Historic name returns to the Railway at Lowestoft

21st December 2020

A piece of railway history has returned to Lowestoft with a new sign installed at Coke Ovens Junction, half a mile to the west of the town’s railway station.

The name of the junction disappeared in 1970 when the Lowestoft to Yarmouth line closed and although Coke Ovens Junction pre-dated the opening of the direct Yarmouth route in 1903, having initially served as the point where the railway had numerous coke ovens, the name had survived for over 100 years.

Coke Ovens Junction originally had a large sign reading; “Coke Ovens Junction Lowestoft ½ Mile” which would have been seen by thousands of passengers as trains from across the country neared their destination.

Early in 2020, a public appeal for images of the original sign was made and Network Rail in conjunction with the Lowestoft Central Project, the Wherry Lines Community Rail Partnership and engineers from Balfour Beatty have now installed a replica of the famous sign close to the original junction, bringing back a small but important part of local railway heritage.

Coke Ovens were used to heat coal without air, the final product being a more stable substance to use in railway engines. In 1854 the Eastern Counties Railway had thirty coke ovens at Lowestoft, the refined product being transported to Thames Wharf at Bow Creek, London. It is believed that in the early days, the Lowestoft ovens received shipments of coal by sea, with coal being supplied by the Northumberland & Durham Coal Company.

At their height, the coke ovens at Lowestoft numbered 83. A biproduct of the process was creosote and the enterprising railway used this in the treatment of timbers used in the manufacture of sleepers and other wood used for construction and a vast yard on the banks of Lake Lothing became the railway sleeper works.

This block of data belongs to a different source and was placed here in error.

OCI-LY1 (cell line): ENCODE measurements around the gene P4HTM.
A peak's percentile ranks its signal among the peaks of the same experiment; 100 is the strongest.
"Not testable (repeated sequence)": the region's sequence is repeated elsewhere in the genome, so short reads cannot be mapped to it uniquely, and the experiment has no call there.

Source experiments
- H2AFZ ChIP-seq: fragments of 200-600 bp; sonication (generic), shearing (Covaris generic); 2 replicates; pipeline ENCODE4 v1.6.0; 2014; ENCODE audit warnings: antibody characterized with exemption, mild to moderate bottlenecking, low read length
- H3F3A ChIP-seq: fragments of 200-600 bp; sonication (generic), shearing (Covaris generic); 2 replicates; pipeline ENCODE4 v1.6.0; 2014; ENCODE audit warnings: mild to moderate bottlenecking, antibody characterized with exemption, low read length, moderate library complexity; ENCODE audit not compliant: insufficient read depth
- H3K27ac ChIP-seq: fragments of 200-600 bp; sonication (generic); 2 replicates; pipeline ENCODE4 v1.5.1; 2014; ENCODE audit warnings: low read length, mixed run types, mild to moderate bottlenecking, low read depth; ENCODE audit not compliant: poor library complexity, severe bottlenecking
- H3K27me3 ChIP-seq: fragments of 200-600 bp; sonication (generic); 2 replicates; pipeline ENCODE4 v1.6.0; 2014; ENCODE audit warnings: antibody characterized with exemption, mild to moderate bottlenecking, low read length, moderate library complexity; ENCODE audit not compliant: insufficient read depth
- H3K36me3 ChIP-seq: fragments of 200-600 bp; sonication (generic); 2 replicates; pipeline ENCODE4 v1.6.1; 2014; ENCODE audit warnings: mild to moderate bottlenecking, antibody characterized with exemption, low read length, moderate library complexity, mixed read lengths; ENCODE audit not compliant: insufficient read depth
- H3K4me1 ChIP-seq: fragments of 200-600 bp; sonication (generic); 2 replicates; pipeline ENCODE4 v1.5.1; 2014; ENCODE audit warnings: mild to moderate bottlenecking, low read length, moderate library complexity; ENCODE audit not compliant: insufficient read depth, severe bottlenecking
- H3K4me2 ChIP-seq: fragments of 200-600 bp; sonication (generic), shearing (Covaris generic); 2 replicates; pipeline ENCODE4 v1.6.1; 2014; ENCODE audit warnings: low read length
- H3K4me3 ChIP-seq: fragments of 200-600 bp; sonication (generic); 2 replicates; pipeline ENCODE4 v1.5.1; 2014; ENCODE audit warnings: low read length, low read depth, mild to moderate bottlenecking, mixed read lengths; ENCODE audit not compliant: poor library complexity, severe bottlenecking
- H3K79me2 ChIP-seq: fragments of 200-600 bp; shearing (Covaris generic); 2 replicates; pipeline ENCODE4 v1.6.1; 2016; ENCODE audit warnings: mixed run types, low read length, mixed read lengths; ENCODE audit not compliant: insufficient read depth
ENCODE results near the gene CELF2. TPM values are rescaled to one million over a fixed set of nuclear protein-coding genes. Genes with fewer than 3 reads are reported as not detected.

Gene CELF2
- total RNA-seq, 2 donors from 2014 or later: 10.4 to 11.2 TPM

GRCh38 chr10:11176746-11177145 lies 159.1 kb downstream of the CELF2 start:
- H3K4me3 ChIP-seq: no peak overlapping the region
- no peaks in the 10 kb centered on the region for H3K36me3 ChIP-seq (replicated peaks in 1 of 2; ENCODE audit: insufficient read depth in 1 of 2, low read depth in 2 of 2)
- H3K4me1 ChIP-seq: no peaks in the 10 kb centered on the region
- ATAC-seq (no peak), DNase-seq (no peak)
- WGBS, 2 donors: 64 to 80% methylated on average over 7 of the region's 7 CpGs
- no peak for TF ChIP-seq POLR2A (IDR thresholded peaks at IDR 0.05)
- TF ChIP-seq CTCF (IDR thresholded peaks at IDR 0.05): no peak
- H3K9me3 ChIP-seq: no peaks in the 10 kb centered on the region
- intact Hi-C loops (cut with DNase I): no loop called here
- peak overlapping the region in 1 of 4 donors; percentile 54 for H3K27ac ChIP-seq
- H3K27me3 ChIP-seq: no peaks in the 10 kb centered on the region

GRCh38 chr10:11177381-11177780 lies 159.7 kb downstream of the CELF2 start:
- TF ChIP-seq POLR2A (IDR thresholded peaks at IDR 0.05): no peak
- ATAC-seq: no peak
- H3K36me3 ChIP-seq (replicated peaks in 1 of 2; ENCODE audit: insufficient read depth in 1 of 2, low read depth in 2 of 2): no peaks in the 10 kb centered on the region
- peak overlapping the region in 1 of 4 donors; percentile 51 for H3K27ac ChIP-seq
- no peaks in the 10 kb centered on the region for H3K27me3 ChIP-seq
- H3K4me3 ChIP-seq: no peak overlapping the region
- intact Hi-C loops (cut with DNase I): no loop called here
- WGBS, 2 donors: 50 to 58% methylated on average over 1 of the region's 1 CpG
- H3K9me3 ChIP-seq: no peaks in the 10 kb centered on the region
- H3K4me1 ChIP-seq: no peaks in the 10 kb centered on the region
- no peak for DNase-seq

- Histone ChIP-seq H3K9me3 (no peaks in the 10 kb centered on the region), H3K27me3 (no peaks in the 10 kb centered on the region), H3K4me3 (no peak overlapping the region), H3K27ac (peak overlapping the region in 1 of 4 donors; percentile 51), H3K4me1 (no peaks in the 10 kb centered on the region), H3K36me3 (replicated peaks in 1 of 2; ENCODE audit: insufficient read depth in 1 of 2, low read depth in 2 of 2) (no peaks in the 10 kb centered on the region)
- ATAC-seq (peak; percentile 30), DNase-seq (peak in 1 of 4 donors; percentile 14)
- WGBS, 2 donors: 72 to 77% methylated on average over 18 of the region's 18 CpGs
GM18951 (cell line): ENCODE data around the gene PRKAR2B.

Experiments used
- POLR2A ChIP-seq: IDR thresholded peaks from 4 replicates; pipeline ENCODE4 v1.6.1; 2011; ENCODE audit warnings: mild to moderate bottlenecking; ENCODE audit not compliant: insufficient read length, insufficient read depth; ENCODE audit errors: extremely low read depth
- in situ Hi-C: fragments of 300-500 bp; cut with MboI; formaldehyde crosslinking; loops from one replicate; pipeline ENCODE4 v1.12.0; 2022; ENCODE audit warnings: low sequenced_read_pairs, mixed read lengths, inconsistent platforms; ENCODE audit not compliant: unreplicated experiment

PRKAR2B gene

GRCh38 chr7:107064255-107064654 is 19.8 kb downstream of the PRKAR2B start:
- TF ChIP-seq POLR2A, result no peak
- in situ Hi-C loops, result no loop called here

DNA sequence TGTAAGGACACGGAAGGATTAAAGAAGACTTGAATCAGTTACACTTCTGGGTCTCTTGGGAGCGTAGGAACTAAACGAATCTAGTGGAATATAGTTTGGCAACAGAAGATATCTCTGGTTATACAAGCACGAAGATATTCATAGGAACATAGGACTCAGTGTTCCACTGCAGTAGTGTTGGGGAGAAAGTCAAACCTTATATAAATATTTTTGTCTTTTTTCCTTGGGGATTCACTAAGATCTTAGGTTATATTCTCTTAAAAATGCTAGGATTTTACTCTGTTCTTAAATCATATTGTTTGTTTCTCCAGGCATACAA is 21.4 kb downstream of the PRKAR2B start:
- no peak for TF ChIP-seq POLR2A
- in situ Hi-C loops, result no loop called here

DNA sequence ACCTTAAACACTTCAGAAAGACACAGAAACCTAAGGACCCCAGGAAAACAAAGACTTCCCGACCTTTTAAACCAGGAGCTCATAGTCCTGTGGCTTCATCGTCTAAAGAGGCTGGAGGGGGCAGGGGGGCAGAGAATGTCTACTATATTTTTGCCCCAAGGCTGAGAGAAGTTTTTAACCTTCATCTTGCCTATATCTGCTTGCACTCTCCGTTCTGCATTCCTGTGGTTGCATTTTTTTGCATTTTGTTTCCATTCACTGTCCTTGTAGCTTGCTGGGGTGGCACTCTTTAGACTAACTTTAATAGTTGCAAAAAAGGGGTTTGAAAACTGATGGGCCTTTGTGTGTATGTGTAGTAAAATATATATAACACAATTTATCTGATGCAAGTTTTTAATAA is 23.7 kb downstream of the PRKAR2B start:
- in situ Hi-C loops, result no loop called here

Coke production at Lowestoft is believed to have ended in 1866, however the point where the later Yarmouth route left the lines to Ipswich and Norwich continued to be known as Coke Ovens Junction until 1970.

Network Rail recently constructed two full-length modern freight sidings at Lowestoft, replacing the former goods yard of which sections had been unused for several years. As part of this, the new infrastructure was connected to the main running lines towards Ipswich and Norwich near the site of the original Coke Ovens Junction and, following the recent modernisation of signalling and infrastructure along the Wherry Lines, Network Rail took the opportunity to bring this historic name back into use as both a junction and timing point for trains.

Ellie Burrows, Network Rail’s route director for Anglia, said: “When people see something they are familiar with on their journey it can provide comfort, security and fond memories. I’m pleased that we’ve been able to reinstate this sign close to its original location for our passengers to see when approaching Lowestoft.”

Community Rail development officer, Martin Halliday added; “The Wherry Lines Community Rail Partnership together with the Lowestoft Central Project are pleased to have been able to work with Network Rail and wish to thank Ian Martin from the Anglia route signalling team, David Taylor from the Wherry Lines modernisation project and Balfour Beatty for their help in bringing this small yet significant part of Lowestoft’s illustrious railway history back to life.”